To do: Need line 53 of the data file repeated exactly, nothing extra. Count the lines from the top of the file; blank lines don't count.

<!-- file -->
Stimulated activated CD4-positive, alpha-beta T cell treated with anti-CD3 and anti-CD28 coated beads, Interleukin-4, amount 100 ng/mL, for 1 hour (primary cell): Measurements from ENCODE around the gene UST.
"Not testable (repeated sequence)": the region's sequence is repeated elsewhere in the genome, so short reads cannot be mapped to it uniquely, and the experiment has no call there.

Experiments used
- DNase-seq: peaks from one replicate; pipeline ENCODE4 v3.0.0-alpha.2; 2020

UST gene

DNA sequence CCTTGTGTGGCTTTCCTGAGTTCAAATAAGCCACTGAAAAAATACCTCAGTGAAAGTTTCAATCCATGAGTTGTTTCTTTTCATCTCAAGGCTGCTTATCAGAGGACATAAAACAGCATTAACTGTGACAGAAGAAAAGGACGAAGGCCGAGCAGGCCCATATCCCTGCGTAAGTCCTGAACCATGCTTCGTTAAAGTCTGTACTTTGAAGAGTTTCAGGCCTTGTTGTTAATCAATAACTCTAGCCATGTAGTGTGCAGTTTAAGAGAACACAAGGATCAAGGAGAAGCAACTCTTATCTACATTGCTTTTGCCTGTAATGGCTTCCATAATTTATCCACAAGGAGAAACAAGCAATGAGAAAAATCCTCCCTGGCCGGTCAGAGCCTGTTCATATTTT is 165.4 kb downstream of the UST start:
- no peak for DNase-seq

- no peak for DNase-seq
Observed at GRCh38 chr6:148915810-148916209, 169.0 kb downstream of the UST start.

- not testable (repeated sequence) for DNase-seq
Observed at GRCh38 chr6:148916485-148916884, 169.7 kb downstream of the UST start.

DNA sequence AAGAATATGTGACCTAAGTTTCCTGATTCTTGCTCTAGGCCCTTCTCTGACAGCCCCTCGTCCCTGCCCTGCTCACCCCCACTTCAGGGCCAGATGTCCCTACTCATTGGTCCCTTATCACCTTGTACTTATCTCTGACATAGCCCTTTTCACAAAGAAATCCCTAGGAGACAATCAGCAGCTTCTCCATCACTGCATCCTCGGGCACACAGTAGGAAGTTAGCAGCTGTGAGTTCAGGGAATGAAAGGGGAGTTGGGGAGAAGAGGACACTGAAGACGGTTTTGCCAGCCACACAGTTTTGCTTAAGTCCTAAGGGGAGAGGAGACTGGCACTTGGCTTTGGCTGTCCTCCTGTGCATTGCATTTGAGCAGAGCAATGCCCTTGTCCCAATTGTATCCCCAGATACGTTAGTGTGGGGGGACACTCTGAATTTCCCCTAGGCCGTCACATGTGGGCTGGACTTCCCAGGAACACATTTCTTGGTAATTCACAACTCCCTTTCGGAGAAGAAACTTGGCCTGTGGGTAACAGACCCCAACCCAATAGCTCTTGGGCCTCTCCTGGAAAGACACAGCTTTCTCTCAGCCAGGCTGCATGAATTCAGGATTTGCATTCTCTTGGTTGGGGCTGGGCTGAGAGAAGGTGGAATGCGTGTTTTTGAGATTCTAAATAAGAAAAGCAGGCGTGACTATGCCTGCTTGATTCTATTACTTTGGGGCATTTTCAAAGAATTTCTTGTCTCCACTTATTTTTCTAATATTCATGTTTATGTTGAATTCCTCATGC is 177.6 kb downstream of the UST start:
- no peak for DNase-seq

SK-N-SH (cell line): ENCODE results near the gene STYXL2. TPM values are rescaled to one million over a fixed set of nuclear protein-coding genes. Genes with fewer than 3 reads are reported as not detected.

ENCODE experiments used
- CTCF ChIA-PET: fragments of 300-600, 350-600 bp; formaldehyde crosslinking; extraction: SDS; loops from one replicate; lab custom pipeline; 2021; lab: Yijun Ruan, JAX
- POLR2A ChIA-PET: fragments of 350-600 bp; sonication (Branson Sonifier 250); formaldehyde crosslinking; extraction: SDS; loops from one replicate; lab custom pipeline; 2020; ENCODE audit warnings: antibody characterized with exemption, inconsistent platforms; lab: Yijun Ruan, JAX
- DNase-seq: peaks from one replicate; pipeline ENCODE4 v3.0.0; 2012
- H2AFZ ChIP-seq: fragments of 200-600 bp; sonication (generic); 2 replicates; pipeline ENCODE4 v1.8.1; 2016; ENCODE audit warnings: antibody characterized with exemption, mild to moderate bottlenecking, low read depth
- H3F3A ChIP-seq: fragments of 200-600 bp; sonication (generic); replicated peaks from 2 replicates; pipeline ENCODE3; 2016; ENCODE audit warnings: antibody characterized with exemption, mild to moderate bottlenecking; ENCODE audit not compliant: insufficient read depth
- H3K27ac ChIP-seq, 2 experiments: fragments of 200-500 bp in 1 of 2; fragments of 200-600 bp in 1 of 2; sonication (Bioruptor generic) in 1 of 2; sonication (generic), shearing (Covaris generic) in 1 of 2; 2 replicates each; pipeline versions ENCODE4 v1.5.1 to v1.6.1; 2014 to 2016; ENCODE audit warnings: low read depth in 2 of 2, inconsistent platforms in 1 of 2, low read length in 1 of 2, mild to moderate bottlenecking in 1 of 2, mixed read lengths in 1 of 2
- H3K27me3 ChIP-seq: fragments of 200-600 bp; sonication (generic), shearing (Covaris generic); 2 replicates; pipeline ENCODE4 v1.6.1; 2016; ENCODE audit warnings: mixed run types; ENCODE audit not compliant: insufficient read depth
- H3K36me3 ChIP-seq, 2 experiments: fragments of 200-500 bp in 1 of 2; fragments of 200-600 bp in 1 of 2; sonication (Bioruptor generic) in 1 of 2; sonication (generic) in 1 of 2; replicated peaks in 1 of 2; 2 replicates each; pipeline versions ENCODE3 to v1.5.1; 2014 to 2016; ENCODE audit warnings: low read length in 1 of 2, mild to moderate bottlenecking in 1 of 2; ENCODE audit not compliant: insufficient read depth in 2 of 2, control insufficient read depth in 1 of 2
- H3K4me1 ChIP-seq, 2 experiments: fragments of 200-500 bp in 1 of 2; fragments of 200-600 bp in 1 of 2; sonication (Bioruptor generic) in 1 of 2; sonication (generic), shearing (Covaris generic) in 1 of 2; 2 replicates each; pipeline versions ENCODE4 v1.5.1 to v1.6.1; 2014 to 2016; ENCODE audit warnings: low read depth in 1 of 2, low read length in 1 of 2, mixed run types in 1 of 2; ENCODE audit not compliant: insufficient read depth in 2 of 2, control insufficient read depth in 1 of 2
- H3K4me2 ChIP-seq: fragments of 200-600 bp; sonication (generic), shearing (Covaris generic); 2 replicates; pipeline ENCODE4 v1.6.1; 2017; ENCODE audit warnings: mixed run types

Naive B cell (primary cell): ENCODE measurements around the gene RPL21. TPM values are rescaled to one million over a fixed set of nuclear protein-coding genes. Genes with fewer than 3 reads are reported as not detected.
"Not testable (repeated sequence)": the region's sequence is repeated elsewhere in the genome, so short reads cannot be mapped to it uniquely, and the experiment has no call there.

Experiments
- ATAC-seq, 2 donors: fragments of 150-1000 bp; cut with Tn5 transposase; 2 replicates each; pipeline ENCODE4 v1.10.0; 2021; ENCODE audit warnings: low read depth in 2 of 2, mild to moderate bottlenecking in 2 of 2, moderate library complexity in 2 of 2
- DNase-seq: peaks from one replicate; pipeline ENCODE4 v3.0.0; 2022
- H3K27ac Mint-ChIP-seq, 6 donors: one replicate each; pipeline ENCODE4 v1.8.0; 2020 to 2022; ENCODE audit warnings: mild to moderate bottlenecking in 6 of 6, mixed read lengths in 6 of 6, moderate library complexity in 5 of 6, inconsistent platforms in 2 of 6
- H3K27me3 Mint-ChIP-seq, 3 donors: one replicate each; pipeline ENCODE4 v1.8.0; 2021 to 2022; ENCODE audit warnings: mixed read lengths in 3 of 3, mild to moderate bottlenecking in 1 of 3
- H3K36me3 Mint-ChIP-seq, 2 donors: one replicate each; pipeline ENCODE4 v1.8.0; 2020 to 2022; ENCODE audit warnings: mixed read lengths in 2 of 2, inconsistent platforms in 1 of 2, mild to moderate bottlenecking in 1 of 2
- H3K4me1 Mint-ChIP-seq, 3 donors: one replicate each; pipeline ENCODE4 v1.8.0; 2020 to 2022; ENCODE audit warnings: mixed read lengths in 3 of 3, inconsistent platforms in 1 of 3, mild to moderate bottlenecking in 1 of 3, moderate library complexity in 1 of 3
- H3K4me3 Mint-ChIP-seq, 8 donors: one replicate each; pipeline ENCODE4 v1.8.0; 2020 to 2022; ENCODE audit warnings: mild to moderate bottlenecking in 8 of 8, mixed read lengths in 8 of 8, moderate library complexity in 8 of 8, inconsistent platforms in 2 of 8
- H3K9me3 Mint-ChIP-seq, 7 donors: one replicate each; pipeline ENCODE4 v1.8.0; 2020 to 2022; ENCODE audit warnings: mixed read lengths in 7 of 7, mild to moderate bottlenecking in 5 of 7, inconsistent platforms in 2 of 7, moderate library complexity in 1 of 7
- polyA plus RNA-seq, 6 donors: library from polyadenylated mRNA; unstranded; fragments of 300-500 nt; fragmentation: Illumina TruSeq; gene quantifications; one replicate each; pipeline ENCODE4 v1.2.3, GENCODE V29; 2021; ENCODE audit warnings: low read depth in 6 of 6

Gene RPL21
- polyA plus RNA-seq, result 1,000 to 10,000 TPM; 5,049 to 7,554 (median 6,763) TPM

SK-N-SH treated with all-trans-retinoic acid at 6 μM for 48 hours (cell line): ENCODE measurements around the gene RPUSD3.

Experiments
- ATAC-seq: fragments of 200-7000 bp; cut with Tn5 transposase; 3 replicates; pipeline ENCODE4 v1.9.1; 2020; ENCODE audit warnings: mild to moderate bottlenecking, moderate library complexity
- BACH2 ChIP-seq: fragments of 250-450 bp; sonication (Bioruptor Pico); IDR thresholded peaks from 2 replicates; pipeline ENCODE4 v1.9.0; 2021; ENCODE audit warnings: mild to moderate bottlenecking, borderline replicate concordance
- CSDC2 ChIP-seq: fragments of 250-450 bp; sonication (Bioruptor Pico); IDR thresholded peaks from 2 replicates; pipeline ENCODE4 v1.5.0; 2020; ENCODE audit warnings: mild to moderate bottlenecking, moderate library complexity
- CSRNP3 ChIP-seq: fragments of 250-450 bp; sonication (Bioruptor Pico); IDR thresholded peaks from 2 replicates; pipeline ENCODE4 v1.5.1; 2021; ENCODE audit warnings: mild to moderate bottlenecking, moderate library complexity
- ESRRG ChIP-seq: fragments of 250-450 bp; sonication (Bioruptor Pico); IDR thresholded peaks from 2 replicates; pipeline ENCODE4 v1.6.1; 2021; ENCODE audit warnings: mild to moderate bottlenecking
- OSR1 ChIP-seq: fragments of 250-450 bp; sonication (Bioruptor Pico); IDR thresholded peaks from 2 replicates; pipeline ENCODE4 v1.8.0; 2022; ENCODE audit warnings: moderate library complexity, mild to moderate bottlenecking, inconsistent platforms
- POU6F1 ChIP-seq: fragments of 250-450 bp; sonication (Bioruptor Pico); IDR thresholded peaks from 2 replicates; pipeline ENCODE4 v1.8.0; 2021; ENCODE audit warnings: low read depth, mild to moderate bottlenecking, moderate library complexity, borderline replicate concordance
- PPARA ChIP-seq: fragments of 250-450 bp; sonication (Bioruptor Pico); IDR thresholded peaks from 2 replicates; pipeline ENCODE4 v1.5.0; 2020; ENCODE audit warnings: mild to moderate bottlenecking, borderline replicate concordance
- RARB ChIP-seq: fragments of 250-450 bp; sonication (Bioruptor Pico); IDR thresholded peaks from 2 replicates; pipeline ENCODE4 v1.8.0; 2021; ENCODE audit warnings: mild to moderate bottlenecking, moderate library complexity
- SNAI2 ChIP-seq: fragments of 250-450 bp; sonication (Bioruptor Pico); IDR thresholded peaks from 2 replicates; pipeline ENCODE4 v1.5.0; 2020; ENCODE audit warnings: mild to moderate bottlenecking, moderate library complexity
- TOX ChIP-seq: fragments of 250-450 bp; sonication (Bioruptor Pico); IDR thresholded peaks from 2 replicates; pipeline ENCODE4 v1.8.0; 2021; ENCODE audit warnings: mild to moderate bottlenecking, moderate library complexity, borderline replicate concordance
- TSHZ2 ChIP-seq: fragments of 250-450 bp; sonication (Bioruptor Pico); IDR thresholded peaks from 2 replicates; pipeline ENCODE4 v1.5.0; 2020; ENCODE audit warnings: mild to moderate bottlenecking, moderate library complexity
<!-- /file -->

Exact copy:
- TSHZ2 ChIP-seq: fragments of 250-450 bp; sonication (Bioruptor Pico); IDR thresholded peaks from 2 replicates; pipeline ENCODE4 v1.5.0; 2020; ENCODE audit warnings: mild to moderate bottlenecking, moderate library complexity